Babydoll Southdown sheep are a rare breed, and it follows that they would be pricey. Even so, Walton has found wineries have been increasingly interested in purchasing the lambs to raise for meat as well as for their ability to work the vineyards. Navarro Vineyards raises Babydolls to graze in the older vineyards throughout the growing season, allowing the farm to use the sheep almost 10 months of the year. They chose the sheep because “they are herbivores that can live with very little outside input,” says Bennett. “We are grape growers but we spend a lot of time fussing over our ground covers and growing grass anyway. Sheep are very gentle of the vines. They also graze with minimal erosion concern which is good for our hillside and help controls fire danger.” For Ciolino, the decision was easy: “Cows would rip out the grasses, roots and all, making a bit of a mess. Goats on the other hand, would eat everything in the vineyard including the fence posts and irrigation hose. So, sheep are a natural choice for vineyard floor management.”

One of the reasons wineries seem to exist outside the realm of traditional farming is perhaps the fact that wine has always been seen as a luxury good. Wine grapes quickly lose their magic when paired alongside more banal crops—let alone with sheep manure. To produce your own applesauce is quaint, to produce your own wine is elite. Wine is so standalone, that is seems both sacrilegious and funny for wineries to produce anything but the elixir of the gods.

Baby lambs with Miguel of Tres Sabores (courtesy Tres Sabores)

But what if this weren’t the case? What if we came to think of grapes for wine as just any other crop? As Johnson explains, “I don’t subscribe to the ‘wine as hallowed elixir’ hype. A gift of the gods—yes!—but only in the context of being able to really enjoy the beverage with great food and fine friends. I figured that it made absolute sense to be a winegrower who also supplies some of the other ingredients for the table.” Sarah Cahn Bennett says, “to me wine is something you enjoy with food, and farms are food. Being a winemaker and enjoying wine is exciting, but it’s only part of the experience. Food is a big part as well.”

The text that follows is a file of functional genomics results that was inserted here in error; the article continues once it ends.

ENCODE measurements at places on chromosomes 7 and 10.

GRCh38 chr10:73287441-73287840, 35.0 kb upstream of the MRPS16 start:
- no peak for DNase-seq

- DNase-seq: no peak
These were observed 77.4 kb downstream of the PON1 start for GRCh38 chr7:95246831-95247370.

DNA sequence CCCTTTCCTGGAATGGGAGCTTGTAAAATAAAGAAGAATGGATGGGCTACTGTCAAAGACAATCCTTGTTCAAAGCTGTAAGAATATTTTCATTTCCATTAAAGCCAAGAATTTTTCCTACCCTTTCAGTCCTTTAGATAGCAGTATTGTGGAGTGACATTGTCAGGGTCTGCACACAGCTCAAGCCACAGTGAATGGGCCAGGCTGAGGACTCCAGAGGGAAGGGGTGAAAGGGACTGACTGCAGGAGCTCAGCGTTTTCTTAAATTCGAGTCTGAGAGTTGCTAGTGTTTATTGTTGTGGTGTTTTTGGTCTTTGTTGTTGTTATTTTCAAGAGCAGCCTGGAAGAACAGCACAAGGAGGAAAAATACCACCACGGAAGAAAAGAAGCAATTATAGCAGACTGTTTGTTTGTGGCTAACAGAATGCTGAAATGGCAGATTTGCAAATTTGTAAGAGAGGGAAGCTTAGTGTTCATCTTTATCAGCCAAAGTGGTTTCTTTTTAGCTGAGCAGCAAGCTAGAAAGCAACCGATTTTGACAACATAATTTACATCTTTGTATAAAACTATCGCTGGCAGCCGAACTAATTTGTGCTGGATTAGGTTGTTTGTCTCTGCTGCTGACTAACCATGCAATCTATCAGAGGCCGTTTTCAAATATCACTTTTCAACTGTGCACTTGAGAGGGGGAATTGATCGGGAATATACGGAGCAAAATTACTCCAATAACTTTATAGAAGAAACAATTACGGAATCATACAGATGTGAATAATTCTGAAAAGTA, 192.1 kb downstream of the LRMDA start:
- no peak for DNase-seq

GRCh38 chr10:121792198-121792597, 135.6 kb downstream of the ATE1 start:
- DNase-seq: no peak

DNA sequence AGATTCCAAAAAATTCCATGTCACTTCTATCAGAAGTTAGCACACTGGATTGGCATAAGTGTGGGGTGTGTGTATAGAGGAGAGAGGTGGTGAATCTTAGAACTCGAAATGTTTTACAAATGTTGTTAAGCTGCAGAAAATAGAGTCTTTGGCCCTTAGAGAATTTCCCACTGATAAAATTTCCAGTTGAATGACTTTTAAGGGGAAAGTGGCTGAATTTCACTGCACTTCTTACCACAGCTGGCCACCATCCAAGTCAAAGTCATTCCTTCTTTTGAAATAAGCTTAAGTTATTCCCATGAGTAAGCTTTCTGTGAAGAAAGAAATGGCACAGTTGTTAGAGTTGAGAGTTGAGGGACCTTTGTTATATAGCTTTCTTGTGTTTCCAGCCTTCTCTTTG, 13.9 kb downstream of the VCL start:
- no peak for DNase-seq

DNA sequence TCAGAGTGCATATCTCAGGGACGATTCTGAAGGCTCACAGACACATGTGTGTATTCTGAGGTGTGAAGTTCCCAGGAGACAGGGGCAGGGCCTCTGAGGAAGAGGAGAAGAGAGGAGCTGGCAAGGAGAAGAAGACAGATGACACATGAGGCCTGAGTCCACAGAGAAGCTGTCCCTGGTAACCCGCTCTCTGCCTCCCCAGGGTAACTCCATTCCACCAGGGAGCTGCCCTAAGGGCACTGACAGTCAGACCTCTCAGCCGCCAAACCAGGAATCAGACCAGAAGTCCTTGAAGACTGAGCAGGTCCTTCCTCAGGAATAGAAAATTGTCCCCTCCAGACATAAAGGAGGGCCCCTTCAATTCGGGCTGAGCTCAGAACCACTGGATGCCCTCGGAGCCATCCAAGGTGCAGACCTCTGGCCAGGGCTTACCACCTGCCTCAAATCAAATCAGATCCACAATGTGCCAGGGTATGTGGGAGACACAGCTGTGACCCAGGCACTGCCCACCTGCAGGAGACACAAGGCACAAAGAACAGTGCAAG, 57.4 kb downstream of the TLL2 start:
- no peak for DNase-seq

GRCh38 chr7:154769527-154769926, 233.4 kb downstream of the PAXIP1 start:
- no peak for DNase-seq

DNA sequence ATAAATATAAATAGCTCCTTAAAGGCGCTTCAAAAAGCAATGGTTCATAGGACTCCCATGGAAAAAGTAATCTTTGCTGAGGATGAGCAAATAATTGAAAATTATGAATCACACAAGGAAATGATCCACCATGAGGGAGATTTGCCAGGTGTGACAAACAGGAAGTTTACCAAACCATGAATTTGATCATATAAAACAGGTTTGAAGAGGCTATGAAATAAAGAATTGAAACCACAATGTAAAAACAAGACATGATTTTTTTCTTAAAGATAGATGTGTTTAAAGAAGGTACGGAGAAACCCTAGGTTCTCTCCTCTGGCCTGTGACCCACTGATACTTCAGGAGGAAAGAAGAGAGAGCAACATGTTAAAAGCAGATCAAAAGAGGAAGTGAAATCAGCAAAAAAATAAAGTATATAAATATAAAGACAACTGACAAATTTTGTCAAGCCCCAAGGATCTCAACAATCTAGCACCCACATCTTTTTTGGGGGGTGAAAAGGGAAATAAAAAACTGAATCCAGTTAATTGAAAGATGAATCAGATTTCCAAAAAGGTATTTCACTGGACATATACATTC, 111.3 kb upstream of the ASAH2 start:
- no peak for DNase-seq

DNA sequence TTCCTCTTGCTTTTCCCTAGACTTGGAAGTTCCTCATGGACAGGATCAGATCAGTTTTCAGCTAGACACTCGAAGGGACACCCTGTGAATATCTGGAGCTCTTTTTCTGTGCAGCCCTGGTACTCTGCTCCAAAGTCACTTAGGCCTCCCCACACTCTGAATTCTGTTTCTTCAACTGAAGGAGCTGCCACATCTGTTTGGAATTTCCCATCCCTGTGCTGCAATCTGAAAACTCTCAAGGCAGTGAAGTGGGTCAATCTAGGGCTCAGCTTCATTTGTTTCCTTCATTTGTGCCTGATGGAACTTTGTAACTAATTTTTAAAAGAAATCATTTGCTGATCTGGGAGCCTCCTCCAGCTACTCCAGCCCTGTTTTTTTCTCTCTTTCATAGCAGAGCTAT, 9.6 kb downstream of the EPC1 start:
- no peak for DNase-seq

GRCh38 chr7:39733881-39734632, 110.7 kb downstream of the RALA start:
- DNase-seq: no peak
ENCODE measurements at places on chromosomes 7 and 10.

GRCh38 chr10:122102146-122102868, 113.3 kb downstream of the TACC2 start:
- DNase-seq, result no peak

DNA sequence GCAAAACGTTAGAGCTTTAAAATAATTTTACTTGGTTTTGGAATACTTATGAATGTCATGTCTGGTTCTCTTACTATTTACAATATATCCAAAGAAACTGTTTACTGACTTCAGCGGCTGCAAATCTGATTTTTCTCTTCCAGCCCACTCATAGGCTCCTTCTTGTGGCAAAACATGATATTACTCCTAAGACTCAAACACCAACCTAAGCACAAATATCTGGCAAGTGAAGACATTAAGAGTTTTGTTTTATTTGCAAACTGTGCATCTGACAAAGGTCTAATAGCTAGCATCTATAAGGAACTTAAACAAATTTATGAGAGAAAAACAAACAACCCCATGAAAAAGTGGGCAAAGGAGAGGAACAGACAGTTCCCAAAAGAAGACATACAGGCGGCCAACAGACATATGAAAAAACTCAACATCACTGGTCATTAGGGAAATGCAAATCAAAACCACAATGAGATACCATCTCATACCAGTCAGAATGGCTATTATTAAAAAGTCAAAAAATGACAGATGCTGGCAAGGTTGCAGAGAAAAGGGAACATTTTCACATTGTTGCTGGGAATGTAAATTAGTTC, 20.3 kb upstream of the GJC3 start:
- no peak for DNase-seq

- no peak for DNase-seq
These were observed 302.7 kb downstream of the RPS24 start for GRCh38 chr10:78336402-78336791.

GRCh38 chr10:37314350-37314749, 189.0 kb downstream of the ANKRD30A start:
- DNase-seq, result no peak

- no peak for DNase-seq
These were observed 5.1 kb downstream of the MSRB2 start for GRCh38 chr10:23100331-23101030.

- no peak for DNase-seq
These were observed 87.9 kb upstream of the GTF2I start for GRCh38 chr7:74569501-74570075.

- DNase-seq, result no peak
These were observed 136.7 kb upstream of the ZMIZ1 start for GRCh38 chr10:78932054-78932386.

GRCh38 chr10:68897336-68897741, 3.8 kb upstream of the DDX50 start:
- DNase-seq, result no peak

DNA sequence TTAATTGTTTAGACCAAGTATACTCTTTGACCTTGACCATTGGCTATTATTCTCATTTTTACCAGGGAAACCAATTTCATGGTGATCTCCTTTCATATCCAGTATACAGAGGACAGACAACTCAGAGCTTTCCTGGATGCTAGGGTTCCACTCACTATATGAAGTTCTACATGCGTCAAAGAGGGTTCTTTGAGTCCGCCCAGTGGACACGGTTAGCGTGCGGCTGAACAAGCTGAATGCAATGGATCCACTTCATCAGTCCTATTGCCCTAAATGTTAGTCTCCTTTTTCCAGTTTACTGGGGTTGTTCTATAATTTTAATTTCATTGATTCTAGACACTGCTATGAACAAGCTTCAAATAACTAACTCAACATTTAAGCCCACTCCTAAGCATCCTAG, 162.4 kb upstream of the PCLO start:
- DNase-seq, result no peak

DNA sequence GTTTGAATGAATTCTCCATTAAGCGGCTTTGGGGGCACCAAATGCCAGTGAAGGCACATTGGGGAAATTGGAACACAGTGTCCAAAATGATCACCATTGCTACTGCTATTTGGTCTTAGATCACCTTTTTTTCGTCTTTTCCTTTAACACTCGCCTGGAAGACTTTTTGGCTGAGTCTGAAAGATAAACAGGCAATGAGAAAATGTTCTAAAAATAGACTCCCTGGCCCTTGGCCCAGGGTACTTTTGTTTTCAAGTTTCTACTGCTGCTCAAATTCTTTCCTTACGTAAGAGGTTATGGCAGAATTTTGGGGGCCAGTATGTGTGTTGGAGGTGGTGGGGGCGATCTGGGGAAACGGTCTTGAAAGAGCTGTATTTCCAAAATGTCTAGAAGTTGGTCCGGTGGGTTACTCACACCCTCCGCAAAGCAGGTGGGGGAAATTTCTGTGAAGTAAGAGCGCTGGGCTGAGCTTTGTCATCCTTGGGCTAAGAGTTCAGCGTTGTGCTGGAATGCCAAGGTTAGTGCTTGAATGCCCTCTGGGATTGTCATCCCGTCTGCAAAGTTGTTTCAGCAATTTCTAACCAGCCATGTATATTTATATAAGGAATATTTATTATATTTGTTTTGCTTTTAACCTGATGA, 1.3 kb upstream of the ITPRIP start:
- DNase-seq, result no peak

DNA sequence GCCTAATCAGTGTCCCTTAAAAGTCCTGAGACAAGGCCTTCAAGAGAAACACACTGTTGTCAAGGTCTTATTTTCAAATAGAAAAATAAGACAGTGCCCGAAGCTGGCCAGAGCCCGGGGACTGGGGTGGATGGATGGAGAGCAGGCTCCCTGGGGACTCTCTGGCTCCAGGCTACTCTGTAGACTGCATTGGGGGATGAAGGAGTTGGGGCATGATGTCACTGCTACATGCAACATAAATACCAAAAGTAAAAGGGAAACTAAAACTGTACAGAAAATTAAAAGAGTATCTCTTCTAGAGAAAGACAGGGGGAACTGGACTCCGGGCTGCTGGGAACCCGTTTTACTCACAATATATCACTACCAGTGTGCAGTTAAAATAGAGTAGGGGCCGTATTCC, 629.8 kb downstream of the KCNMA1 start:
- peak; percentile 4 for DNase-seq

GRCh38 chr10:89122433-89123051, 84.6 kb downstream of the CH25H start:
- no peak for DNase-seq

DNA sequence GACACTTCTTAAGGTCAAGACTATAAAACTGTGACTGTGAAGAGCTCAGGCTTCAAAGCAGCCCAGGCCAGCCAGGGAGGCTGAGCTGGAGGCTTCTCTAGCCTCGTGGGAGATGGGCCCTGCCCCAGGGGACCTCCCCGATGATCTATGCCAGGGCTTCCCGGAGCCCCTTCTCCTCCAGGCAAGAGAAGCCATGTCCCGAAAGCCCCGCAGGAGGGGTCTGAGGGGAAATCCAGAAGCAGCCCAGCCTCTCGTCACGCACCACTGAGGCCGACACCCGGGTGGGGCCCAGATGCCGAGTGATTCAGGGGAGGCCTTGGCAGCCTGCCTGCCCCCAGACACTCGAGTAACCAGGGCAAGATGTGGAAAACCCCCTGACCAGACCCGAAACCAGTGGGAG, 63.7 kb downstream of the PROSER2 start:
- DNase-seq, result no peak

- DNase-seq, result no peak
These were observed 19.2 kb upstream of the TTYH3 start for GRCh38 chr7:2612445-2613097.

All this raises the question: which comes first, the farm, or the winery? Do we call these types of places farms with winery components, or do we say that some wineries also operate as farms? Wine with its infamous markup and income potential probably does mean the farm’s vineyards will inevitably reign supreme. It really depends on the farmer, and how she wants to identify herself. Will this newest generation of vintners be able to reconcile the status of being a vintner with the day-to-day lifestyle of running a working farm? Or will they remind us that there is no real difference?

Kristina Anderson is an Industrial-Organizational Psychologist, and together with her husband, the publisher of www.localvinacular.com, a wine blog focused on wine education and enjoyment. They live in Brooklyn, NY.